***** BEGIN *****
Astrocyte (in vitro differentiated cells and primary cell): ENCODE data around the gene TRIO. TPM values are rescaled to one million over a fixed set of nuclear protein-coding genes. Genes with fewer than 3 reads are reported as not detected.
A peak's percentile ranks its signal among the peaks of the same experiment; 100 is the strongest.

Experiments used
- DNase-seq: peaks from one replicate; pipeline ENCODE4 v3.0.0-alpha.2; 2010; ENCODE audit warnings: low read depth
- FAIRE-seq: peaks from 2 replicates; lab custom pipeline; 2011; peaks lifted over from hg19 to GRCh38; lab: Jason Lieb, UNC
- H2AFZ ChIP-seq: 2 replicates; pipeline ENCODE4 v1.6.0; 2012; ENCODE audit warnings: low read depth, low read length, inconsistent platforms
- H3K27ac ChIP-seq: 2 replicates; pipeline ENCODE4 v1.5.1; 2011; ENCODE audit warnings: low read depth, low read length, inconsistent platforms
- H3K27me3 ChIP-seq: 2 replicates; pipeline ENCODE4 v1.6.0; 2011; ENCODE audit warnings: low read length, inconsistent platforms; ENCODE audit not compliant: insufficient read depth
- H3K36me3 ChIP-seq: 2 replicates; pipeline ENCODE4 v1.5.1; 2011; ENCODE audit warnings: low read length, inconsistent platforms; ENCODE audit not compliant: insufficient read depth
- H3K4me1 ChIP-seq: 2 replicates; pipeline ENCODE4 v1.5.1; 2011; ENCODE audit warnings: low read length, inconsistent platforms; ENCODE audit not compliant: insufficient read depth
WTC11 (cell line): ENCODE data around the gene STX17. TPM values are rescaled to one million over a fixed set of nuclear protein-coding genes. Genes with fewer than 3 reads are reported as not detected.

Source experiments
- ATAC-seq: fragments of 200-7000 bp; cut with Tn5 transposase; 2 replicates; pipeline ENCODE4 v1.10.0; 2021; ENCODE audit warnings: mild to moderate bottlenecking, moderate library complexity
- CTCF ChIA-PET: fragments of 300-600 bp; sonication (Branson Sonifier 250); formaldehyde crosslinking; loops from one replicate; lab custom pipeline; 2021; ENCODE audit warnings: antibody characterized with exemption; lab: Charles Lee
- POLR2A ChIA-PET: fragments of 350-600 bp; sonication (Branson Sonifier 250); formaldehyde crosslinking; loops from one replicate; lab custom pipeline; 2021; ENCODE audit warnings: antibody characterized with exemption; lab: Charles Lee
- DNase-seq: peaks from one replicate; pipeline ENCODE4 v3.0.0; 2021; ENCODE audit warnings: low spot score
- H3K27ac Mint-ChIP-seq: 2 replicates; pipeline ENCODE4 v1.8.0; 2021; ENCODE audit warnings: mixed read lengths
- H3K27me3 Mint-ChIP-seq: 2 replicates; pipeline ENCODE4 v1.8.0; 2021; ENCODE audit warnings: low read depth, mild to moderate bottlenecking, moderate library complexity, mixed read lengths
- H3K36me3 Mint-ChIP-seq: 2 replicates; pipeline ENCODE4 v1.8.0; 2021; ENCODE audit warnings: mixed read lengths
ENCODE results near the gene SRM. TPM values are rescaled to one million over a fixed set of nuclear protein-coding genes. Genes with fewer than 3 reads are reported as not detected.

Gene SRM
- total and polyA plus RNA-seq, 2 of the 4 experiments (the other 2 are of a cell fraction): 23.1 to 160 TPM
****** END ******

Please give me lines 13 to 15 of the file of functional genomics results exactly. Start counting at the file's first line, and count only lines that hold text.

- ATAC-seq: fragments of 200-7000 bp; cut with Tn5 transposase; 2 replicates; pipeline ENCODE4 v1.10.0; 2021; ENCODE audit warnings: mild to moderate bottlenecking, moderate library complexity
- CTCF ChIA-PET: fragments of 300-600 bp; sonication (Branson Sonifier 250); formaldehyde crosslinking; loops from one replicate; lab custom pipeline; 2021; ENCODE audit warnings: antibody characterized with exemption; lab: Charles Lee
- POLR2A ChIA-PET: fragments of 350-600 bp; sonication (Branson Sonifier 250); formaldehyde crosslinking; loops from one replicate; lab custom pipeline; 2021; ENCODE audit warnings: antibody characterized with exemption; lab: Charles Lee